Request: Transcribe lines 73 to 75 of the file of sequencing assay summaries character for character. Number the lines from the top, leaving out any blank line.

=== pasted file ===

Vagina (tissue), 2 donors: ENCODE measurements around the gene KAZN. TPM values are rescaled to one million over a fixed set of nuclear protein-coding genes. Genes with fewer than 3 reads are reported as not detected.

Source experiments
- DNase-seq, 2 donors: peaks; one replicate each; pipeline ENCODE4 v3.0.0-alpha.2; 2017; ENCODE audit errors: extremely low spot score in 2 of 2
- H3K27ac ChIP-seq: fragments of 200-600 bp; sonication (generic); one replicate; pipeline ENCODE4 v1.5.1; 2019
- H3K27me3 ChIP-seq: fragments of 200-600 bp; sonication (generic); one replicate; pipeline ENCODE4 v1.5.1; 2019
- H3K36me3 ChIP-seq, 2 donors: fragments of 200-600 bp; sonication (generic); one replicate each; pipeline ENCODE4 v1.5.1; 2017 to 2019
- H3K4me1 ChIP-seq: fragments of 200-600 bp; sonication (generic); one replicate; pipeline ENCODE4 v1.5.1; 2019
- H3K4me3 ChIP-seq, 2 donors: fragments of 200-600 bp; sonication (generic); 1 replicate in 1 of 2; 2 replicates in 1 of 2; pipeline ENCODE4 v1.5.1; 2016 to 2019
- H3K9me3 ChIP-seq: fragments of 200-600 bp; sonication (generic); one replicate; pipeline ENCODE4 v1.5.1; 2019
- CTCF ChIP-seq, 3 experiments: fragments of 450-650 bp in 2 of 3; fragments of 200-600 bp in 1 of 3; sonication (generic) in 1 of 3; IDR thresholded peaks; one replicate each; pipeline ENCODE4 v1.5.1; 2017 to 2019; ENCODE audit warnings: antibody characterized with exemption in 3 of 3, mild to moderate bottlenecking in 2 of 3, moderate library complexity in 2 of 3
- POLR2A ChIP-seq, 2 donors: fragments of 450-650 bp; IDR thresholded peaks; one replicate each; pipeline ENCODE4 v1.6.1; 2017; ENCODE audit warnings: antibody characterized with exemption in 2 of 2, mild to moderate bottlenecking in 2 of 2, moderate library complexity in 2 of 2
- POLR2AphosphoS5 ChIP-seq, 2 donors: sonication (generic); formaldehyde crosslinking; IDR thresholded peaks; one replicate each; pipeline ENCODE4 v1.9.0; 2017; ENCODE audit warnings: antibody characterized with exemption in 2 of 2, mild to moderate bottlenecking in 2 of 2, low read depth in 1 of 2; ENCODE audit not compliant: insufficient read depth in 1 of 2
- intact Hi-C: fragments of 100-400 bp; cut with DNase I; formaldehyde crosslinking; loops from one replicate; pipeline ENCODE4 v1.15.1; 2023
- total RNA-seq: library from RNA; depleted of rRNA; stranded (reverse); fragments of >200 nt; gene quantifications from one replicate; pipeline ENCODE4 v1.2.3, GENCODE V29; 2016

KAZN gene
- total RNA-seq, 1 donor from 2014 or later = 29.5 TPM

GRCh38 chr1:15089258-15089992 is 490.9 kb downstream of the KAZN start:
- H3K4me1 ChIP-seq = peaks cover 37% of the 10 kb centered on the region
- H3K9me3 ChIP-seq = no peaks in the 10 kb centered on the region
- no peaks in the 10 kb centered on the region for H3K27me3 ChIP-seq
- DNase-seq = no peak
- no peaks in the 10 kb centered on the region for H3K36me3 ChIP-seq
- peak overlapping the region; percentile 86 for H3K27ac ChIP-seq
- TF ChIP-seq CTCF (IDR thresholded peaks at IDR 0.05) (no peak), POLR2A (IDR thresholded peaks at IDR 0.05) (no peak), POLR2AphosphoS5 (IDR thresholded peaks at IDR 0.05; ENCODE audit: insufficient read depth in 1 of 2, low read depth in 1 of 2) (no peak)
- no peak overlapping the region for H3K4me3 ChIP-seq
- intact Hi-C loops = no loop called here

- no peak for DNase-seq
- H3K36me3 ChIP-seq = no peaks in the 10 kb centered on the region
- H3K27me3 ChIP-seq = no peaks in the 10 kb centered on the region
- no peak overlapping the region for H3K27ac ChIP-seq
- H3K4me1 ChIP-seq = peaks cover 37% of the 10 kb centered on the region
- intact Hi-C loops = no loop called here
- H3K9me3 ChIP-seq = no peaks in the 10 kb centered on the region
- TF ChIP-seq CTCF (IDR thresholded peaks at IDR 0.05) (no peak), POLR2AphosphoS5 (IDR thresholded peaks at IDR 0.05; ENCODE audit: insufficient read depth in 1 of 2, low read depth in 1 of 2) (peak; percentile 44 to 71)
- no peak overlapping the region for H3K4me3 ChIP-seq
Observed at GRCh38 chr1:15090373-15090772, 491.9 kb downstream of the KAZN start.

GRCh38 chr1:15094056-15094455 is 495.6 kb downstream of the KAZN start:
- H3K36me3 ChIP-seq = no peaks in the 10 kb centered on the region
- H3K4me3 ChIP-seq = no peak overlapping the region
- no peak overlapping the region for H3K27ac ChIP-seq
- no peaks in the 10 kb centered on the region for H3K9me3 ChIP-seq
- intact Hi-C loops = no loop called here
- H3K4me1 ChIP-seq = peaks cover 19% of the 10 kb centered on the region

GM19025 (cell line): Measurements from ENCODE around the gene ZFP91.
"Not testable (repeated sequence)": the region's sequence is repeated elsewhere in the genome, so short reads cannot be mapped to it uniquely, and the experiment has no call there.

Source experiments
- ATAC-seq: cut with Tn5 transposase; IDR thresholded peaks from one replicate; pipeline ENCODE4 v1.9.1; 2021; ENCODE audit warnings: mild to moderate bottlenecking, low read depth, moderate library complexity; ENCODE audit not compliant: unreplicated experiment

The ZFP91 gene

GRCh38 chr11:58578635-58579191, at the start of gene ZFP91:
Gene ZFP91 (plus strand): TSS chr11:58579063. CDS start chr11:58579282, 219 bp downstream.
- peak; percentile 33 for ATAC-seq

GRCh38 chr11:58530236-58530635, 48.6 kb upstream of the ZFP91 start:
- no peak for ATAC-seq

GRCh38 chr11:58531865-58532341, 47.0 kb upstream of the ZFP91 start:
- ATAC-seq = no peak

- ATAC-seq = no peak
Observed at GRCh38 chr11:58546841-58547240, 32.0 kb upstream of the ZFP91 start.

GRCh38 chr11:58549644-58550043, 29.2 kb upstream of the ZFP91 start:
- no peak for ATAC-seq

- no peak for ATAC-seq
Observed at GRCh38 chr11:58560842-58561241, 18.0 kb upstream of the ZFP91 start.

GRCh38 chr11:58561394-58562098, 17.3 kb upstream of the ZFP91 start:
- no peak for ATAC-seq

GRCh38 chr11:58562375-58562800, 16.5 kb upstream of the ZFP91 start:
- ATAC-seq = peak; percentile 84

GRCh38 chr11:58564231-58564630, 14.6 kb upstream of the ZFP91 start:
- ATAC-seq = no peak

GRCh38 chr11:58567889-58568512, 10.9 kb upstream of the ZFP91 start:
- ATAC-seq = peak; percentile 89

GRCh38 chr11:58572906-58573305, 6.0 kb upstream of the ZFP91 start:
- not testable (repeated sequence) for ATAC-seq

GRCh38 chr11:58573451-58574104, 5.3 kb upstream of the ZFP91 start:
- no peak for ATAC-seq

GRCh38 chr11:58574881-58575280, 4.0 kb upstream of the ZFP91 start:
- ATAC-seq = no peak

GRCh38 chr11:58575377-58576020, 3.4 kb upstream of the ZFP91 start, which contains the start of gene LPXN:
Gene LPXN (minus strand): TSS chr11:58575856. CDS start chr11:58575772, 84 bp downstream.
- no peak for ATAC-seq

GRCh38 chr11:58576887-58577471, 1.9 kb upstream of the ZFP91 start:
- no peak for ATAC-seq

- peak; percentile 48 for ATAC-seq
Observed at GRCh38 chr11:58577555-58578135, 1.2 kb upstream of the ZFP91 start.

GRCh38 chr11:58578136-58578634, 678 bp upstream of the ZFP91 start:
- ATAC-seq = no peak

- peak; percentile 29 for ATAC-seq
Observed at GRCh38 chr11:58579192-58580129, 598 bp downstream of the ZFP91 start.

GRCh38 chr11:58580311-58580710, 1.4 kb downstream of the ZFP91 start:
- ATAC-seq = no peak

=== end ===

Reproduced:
- no peak for ATAC-seq

GRCh38 chr11:58574881-58575280, 4.0 kb upstream of the ZFP91 start:
- ATAC-seq = no peak